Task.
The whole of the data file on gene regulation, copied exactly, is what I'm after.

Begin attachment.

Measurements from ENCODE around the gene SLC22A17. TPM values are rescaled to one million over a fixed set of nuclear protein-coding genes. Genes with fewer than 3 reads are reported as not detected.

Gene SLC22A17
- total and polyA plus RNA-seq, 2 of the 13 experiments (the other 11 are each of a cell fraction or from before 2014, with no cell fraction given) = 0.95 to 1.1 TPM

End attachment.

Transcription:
Measurements from ENCODE around the gene SLC22A17. TPM values are rescaled to one million over a fixed set of nuclear protein-coding genes. Genes with fewer than 3 reads are reported as not detected.

Gene SLC22A17
- total and polyA plus RNA-seq, 2 of the 13 experiments (the other 11 are each of a cell fraction or from before 2014, with no cell fraction given) = 0.95 to 1.1 TPM